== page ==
MONROVIA – President George M. Weah has called for a collaborative effort in addressing the daunting challenges grappling the health sector.
By: Gerald C. Koinyeneh – [email protected]
In a special statement delivered virtually at the opening session of the 3rd International Community Health Worker Symposium, President Weah said his administration has made tremendous progress over the years in disease prevention and minimizing mortality, but acknowledge that more needs to be done.
“There still remain a lot of challenges that require collective action to overcome,” the President said. “It is, therefore, my expectation that this 3rd International Community Health Worker symposium will ponder over how all stakeholders can work together in achieving success.”
The symposium, taking place at the Ellen Johnson Sirleaf Ministerial Complex in Congo Town, is being hosted by the Government of Liberia through the Ministry of Health and its partners. It comes at a time Liberia like most countries of the world is recovering from the damaging impact of COVID-19.
In his address, President Weah acknowledged the many shocks the Liberian health sector has experienced over the years and said despite these setbacks, the sector has remained resilient and urged health workers to ensure that the country continues such momentum. He recalled how he has seen firsthand the challenges that families are faced with, particularly in rural areas, in accessing basic health needs.
He noted that in the last few years, his administration has managed to increase health coverage through the training and recruitment of health workers, as well as ensuring the accessibility of healthcare services, he said.
This year’s symposium is being held under the theme, “Advancing Community Health Worker Programs to build resilient and equitable health systems that accelerate Primary Health Care for Universal Health Coverage.”
Former President Ellen Johnson Sirleaf, delivering the keynote address, called for sustained support to community health workers to be fully prepared in the discharge of their duties.
“Support to community health workers is not a fiscal choice, but a moral one. It is not only a health issue but a human rights issue. All of us is connected to the health of every one of us,” Madam Sirleaf said. “Therefore, ensuring that our brothers and sisters receive the high-quality care is in the best interest of us all. Investing in community workers makes the population healthy and make the community resilient and sufficient,” she added.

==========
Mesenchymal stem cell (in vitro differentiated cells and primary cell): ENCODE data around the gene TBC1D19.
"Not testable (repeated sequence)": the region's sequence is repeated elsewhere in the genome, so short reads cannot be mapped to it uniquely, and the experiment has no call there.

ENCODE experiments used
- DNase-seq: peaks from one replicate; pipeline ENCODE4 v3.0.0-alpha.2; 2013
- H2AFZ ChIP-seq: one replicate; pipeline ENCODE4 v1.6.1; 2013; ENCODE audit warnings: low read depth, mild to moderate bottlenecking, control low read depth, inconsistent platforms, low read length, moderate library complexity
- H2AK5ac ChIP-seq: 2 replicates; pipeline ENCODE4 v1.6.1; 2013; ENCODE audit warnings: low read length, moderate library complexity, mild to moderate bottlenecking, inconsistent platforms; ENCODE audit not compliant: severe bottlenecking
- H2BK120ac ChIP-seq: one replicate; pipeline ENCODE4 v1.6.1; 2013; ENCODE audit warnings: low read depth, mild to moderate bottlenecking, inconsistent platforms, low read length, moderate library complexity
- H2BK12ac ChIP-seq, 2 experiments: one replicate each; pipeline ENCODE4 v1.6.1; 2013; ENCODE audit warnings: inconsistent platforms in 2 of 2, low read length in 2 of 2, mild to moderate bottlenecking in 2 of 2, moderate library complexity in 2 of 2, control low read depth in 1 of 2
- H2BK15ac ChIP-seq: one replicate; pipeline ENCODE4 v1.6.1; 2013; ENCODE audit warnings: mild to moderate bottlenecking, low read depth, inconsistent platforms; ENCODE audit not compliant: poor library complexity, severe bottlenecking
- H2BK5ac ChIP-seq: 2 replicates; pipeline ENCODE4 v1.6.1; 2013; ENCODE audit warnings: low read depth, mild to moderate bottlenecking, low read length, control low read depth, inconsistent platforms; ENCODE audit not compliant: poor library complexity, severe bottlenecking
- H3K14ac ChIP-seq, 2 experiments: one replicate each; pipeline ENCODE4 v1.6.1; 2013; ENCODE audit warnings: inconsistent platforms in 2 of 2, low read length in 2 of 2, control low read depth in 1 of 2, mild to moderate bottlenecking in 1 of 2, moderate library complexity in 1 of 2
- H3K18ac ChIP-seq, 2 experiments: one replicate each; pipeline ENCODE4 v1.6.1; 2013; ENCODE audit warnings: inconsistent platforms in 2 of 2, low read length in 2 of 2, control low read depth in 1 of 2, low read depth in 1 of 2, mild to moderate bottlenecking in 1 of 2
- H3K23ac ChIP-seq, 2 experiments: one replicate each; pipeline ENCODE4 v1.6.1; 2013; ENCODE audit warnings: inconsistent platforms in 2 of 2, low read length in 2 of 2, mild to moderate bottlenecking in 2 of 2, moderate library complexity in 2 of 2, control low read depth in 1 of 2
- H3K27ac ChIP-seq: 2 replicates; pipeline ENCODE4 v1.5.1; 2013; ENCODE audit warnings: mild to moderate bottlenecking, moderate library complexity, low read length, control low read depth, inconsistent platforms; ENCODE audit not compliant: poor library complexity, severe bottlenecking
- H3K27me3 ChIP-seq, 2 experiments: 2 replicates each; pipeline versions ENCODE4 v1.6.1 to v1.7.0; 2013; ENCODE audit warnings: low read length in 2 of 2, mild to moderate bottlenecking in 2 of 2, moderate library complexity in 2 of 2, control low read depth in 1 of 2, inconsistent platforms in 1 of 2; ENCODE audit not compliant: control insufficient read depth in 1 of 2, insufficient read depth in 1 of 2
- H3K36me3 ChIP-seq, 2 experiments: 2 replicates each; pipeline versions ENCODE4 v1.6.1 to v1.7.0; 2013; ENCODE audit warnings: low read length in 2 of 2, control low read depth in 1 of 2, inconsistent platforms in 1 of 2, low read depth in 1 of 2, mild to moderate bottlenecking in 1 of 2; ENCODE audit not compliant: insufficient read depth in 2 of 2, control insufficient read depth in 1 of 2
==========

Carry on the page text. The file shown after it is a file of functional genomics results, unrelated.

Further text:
During ex-president Sirleaf’s administration, the world’s largest and most deadly Ebola outbreak struck Liberia and its neighbors Guinea and Sierra Leone, killing close to 5000 people alone in Liberia.
Recounting the horrors of EBOLA, Madam Sirleaf said: “Over 10 percent of health workers died, flights were canceled, deaths and uncertainties saturated the national mood. It became clear that any solution was a multisectoral approach- involving government, private sector and community.”
She noted that in order to combat Ebola, the government and its partners centered their strategies on empowering community health workers. She hailed the current administration for dwelling on the legacy and lessons learned from Ebola, adding that since the COVID-19 outbreak, there has been no decline in the provision of health services. However, she warned that there was no room for complacency.
“Government made the decision to institutionalize the first response. There was no decline in the provision of health services. But we should not fall into complacency… A long journey remains ahead of us.”
Also speaking, Vice President Jewel Howard Taylor called for more support to community health workers to be fully prepared to protect the vulnerable, and improve healthcare and educational outcomes. When this is done, she said it will open up possibilities of achieving universal health coverage.
At the same time, Liberia’s Heath Minister, Dr. Wilhelmina Jallah reaffirmed Liberia’s commitment and determination to make this third edition of the International Community Health Workers Symposium a success.
The event was co-sponsored by Liberia’s partners in the health center UNICEF, USAID, The Global Fund, Last Mile Health, Global Financing Facility, Partners In Health, World Bank Group, International Rescue Committee, Plan International, World Health Organization (WHO), the German Corporation and GIZ.
Other include Bold Thinkers Driving Real-World Impact, Health Systems Strengthening Accelerator, African Union, John Snow, Inc., UNFPA, jhpiego, UNAIDS, Results for Development, Health Systems Global, Africa Center for Disease Control and Prevention, and Community Health Roadmap.